Calgarians have given me a lengthy list of requests for recipes for their favourite restaurant dishes, and I was glad to see one of my all-time favourites pop up repeatedly: the charred cabbage with mimolette cheese at Pigeonhole.
It’s a brilliant way to cook cabbage, one that has inspired me to make riffs on it for years. The jalapeño vinegar-spiked mayonnaise was a revelation!
When I first took their recipe for a spin, I happened to have some drained chickpeas by the stove, which I crisped in a hot skillet (with a little oil) after the cabbage came out, and they were so delicious on top. It’s a great spin on the original if you’d like to boost protein for dinner at home.
The bananas foster pie at Bridgette Bar has almost as loyal a following. I haven’t tried it myself, but it’s a brilliant combo: salty pretzels in the crust — they use pretzels and graham cracker crumbs, but I used all gluten-free pretzels so I could share with a celiac friend — caramelized bananas, a cinnamon-spiced custard and an Italian meringue on top, though I made a Swiss meringue, which is a little less intimidating for the home cook!
Thanks to chefs Blair Clemis and Sterling Cummings for sharing these recipes!
Pigeonhole’s Charred Cabbage with Mimolette
Pigeonhole has always been about showcasing great vegetables, especially in its early days. This dish is no exception, taking an ingredient often overlooked in cabbage and applying a cooking method more typically used on meats to create a dish that has really stood the test of time.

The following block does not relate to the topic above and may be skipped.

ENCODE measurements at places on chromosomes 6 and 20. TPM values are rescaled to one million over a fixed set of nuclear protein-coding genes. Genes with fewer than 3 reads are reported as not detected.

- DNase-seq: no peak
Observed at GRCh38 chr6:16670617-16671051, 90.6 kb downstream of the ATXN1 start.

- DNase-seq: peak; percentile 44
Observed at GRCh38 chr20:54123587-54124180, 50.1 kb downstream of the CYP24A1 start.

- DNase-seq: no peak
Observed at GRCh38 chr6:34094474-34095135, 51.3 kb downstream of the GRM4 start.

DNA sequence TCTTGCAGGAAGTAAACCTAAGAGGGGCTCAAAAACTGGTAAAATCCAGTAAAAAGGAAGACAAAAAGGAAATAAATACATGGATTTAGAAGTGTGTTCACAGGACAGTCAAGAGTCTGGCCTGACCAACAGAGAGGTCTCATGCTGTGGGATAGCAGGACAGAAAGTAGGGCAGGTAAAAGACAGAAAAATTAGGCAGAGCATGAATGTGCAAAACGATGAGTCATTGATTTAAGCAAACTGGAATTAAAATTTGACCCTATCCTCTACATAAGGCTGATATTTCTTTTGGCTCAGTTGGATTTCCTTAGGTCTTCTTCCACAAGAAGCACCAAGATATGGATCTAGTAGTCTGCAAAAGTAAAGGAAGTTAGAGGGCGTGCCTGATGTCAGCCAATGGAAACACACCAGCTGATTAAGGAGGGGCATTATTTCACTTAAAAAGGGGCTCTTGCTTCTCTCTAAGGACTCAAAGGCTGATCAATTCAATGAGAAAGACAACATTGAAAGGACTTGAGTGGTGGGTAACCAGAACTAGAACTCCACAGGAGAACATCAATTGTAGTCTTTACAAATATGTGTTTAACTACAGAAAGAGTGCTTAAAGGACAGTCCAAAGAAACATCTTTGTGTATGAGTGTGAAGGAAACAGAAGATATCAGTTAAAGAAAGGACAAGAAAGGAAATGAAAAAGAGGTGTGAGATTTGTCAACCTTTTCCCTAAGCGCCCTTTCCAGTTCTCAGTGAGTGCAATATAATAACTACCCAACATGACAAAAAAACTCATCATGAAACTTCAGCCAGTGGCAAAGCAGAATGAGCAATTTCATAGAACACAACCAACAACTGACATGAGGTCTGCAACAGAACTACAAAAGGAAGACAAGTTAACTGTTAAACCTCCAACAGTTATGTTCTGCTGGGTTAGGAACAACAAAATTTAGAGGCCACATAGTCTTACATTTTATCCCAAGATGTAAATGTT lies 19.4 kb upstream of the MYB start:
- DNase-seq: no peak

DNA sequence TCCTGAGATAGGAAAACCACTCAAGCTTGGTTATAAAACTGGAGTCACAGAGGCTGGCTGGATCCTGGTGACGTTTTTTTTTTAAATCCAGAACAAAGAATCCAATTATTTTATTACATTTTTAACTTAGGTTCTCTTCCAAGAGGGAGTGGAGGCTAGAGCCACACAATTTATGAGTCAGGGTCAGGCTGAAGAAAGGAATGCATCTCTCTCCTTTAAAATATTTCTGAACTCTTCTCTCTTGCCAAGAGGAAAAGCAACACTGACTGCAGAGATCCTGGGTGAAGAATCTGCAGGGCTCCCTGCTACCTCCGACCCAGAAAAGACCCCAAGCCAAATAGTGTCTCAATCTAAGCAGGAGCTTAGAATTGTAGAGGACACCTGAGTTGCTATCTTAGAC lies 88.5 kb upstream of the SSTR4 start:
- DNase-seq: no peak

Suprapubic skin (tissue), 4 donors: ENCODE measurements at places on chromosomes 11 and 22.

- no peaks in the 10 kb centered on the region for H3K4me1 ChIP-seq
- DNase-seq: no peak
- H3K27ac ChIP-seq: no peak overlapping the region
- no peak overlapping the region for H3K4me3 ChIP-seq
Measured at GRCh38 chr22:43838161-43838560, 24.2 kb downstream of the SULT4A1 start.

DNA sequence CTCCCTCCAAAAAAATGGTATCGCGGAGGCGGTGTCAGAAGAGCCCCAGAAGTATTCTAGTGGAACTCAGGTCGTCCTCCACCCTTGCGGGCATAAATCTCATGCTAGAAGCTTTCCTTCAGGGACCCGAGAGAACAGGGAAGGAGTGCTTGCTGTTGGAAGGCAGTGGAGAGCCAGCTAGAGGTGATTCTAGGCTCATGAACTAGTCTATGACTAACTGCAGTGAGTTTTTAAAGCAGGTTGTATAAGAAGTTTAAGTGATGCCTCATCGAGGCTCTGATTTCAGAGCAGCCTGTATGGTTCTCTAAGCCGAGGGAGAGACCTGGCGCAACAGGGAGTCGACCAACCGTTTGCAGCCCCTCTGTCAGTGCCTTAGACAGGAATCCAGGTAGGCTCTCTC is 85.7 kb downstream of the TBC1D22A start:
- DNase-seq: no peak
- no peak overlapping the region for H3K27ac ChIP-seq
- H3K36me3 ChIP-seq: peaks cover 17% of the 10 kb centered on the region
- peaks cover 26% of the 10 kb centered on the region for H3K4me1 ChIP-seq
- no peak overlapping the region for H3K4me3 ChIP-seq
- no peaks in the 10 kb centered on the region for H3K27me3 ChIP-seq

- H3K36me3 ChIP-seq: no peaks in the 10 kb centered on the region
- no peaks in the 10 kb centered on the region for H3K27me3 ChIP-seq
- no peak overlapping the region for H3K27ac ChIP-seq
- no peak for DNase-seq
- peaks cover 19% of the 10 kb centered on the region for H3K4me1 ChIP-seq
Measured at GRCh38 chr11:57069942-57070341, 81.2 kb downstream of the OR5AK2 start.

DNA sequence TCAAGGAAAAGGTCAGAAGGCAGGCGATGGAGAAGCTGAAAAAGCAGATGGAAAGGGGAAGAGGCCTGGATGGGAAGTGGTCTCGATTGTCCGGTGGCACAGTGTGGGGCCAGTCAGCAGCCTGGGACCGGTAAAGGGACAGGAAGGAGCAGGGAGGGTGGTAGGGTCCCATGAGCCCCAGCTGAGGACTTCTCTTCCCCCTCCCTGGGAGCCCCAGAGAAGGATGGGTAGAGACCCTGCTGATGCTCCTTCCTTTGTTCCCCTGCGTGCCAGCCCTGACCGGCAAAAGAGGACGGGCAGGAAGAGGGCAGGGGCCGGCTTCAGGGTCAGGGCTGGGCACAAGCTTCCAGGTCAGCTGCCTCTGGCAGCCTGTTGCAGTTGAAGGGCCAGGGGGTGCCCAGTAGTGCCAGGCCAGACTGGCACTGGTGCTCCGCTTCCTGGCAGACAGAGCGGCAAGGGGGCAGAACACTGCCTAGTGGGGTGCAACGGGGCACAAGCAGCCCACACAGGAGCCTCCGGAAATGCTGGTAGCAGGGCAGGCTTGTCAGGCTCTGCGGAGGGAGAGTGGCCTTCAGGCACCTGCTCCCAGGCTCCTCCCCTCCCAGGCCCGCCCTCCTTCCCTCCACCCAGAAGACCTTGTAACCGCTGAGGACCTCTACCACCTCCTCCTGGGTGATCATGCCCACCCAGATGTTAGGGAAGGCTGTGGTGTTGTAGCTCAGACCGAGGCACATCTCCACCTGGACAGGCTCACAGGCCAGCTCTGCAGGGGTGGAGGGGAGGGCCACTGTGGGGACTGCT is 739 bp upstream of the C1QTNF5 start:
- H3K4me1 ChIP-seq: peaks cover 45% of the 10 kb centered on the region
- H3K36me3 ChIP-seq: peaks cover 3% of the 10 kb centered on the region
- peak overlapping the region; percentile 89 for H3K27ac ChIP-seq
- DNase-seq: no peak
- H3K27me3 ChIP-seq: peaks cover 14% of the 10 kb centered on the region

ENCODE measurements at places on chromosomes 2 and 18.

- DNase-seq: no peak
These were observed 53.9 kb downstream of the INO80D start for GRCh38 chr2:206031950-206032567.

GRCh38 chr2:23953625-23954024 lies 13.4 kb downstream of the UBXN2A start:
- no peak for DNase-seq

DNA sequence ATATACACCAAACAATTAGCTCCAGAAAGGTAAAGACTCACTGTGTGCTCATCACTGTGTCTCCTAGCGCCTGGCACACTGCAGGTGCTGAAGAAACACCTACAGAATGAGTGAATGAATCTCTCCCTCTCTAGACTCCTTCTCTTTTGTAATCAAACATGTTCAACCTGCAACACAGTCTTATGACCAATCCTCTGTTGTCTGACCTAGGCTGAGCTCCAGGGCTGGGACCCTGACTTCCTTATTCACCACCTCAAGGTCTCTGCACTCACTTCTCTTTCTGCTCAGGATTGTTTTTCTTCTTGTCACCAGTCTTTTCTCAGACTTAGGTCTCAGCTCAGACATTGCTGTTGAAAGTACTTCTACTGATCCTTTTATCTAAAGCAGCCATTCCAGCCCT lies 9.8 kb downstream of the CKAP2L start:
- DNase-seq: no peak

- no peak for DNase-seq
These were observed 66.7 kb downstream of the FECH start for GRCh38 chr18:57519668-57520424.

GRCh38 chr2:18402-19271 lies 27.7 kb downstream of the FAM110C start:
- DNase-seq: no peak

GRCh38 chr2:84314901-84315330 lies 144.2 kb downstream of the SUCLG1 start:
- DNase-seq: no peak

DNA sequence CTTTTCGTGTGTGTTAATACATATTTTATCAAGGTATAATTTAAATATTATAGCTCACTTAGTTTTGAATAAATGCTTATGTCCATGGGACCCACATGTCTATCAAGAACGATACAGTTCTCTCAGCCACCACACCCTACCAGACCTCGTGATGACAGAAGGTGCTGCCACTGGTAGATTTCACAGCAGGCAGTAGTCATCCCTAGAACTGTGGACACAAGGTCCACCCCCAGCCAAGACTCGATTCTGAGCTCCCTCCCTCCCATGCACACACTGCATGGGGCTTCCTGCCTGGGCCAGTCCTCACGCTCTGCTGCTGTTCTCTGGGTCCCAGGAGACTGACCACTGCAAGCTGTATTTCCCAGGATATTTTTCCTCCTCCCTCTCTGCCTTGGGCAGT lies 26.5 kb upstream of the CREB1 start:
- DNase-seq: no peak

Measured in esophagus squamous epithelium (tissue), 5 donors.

It is a simple presentation that showcases great cabbage from Sudo Farms here in southern Alberta and a relatively unknown cheese: mimolette.
The method of charring the cabbage, then roasting it in a generous amount of butter, results in an end product that is tender and juicy with a deeply caramelized crust and that eats closer to a steak than what most people would expect.
A jalapeño crema lends a bit of mild heat and shavings of rich mimolette over the top helps to round out the mild bitterness inherent to the cabbage.
Courtesy of Blair Clemis, regional chef for the Concorde Group.
- 1 head green cabbage
- Jalapeño vinegar (below)
- Mimolette cheese
- 4 parts seeded jalapeño
- 2 parts water
- 2 parts vinegar
- 1 part sugar
To make the jalapeño vinegar, blend all the ingredients in a high speed blender and season to taste with salt. Use this to season your mayo of choice (Hellmann’s, Kewpie, etc.). Usually about 2:1 mayo to jalapeño vinegar is a good jumping off point.
Preheat oven to 400 F.